My confidence was still quite shaky then, and my high school boyfriend, who was a year behind me in school, caused me to hole up in my single (a single! As a freshman! I know), talking on the phone and missing days gone by in North Andover, more often than I'd like to recall. It took a lot for me to break up with him, just after the beginning of second semester. He was my first love and I knew it would hurt us both tremendously, but I had to stop what I was doing-- never leaving my room, going home every weekend, not making any real friends. I knew college was supposed to be the time of my life. I was ready for it to start living up to the hype.
And so. As luck would have it, just around that time is when a room opened up in the suite that my single was off of, and in strolled a little blonde girl named Courtney. I had a few friends from various classes, and one had come down to our common room under the guise of free alcohol (Smirnoff Ice Triple Black, as I recall, that I had somehow acquired and brought back in to the dorms by lining my new mini-fridge with bottles and taping them in place).
Courtney came out of her room amidst moving things. It was a Tuesday night. "Drink?" I offered.
She sat down and proceeded to play cards and drink with us until the wee hours of the morning.
Courtney and I quickly developed a network of friends at our school and various others scattered throughout the city. There was barely a night that one of us didn't get an IM (remember AIM?) to come to Allston, or a pound on the suite door from one of our guy friends, the shouting of "scorpion bowls!!!" our only indication as to where we were headed (the Shangri-La, more oft known as the Shang. Where a college ID and a confusing hand gesture was enough to get you multiple scorpion bowls for two, for one person. Wonder why they closed?)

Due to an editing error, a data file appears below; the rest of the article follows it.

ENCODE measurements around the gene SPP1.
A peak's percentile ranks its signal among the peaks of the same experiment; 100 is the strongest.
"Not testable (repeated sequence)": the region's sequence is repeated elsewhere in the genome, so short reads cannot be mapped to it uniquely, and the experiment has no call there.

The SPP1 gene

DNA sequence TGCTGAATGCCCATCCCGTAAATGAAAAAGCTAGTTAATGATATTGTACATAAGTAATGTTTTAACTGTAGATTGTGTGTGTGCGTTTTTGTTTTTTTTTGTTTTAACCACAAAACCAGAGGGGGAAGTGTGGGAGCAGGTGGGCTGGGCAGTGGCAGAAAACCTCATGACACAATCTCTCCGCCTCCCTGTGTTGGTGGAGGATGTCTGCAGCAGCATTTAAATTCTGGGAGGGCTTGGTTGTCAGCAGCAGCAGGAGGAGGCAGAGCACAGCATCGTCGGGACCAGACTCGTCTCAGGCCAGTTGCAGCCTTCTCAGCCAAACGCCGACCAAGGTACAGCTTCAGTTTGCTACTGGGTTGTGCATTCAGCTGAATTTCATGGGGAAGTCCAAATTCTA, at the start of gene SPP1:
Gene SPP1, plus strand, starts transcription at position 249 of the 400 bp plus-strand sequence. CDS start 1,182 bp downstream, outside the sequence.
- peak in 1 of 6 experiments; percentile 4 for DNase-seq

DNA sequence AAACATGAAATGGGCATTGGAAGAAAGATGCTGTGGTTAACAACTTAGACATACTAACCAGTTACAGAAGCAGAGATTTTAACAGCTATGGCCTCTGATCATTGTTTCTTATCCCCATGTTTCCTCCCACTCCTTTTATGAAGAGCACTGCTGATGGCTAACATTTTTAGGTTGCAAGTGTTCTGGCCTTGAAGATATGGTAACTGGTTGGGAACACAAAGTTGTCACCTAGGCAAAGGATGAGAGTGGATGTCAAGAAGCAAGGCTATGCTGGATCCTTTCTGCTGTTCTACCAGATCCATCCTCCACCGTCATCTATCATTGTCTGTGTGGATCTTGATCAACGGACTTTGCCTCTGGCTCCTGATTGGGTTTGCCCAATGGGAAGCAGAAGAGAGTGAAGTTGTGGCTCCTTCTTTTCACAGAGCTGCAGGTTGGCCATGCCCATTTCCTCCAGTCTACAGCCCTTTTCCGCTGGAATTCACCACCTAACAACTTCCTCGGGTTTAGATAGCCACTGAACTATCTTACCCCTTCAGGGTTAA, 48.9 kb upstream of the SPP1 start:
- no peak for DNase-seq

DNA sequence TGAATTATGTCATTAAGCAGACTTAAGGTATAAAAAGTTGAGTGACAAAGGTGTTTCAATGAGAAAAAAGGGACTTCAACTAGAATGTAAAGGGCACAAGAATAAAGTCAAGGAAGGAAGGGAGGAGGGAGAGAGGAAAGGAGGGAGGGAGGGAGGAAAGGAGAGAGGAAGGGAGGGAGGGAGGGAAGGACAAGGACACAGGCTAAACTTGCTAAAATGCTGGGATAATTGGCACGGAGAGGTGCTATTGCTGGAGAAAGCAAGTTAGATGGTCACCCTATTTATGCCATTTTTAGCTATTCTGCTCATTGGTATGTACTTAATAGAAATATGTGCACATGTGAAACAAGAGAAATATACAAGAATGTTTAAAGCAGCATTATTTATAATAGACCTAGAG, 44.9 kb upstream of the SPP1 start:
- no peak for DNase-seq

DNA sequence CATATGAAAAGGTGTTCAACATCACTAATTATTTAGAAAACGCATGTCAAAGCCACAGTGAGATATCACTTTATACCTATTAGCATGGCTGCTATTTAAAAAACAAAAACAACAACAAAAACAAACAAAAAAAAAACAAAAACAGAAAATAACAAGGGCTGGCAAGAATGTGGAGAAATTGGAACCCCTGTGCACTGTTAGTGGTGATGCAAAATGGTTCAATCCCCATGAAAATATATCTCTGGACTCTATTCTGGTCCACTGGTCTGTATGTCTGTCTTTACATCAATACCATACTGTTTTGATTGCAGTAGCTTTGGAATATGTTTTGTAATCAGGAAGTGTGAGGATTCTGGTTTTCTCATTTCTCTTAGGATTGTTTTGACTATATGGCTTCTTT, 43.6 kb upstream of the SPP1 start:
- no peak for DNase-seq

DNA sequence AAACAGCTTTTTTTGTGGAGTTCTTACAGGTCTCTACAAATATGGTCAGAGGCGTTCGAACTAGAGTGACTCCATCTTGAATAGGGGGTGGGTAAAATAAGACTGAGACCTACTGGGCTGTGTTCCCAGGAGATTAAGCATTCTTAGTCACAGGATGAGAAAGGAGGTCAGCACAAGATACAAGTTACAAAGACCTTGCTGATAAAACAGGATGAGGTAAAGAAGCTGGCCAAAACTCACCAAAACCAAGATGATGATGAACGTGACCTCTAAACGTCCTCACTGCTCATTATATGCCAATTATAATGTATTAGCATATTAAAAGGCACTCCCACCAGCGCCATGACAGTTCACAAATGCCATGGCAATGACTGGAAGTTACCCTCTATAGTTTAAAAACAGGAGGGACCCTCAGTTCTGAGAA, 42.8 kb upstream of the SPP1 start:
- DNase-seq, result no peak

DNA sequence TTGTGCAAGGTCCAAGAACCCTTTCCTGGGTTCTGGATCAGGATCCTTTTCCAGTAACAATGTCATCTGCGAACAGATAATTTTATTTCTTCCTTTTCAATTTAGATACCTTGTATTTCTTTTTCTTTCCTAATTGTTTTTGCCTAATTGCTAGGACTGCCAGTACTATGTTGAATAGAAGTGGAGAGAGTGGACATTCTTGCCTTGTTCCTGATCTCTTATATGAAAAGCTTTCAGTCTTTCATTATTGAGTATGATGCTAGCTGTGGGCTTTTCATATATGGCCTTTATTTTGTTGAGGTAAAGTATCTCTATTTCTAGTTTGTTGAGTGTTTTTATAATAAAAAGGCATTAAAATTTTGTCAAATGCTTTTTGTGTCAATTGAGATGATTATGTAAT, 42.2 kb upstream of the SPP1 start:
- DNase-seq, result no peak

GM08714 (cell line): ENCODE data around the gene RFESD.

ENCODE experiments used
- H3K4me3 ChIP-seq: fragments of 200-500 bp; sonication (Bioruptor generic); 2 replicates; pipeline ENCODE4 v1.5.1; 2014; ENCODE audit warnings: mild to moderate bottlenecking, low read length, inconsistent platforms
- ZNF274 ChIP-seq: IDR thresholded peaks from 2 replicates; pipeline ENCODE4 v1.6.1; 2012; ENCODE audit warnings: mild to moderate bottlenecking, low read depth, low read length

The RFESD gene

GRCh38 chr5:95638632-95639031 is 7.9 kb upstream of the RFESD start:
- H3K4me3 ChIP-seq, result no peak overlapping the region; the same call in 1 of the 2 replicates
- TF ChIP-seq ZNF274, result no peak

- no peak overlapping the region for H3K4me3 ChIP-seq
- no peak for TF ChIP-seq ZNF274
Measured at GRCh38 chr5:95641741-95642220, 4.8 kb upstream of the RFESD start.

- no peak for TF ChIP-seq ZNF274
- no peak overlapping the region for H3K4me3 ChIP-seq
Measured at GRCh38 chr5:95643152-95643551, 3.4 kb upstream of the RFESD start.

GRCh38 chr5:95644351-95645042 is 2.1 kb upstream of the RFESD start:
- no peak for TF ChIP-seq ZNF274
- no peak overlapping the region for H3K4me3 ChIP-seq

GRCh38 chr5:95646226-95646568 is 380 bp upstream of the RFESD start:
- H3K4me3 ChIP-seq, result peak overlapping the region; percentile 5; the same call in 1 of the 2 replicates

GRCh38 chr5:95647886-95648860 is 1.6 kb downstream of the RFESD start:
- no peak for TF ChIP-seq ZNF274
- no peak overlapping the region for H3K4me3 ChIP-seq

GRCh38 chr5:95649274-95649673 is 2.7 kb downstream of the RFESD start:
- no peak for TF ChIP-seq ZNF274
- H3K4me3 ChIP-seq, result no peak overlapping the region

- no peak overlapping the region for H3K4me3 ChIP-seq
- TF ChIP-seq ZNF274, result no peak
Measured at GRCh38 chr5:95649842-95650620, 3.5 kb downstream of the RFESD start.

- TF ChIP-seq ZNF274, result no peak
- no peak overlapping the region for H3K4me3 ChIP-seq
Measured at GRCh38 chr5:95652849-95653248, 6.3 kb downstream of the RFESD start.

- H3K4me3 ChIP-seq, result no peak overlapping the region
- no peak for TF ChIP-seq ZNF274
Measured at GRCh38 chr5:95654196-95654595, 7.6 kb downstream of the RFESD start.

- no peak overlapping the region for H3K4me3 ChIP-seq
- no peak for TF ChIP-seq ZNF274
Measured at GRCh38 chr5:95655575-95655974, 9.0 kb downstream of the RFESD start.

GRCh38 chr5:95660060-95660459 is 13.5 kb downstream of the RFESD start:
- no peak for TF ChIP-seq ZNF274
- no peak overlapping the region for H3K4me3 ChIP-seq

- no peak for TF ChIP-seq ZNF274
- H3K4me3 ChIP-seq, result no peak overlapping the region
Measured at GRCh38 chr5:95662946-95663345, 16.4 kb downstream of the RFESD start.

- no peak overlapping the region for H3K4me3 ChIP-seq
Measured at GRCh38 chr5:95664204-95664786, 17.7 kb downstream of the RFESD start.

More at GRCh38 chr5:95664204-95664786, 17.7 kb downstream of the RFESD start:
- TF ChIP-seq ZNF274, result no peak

It's not to say that I had brigades of buddies to parade around Beacon Hill with those days, but I did slowly start to find the people I identified with. In high school, I always tried to follow suit. I remember distinctly trying to limit my vocabulary at times because it garnered quizzical looks from then-friends. After I began to become for comfortable with my surroundings and classmates in college; I stopped caring about all of this. I insisted professors call me "Allie" because "Allison" reminded me of being insecure. I raised my hand in class. I introduced myself at parties. I learned how to drive (Courtney's car, natch) in the city.
By the time Junior year rolled around and we had all moved out to apartments, mostly in the North End, it had become pretty clear to me; College was not for cliques, at least not mine. It was for finding those like-minded friends to help define yourself and your future. One night, after I had already graduated, there were ten or so of us in a Hanover Street apartment, passing around a bottle of champagne and talking about how much we all liked each other. I finally knew I was in with the cool kids.
Like I said, it's not to say that college was free from ever feeling alone, but it is certainly sweet to remember it that way. I think, when I recall my time on Beacon Hill, I will always do so with a smile. And when Labor Day rolls around and the moving trucks take up Mass Ave and we curse all the students who have come to steal back our favorite bars... I will silently toast to them, knowing I was one of them just ten years ago.
I hope you find footing, and your cool kids.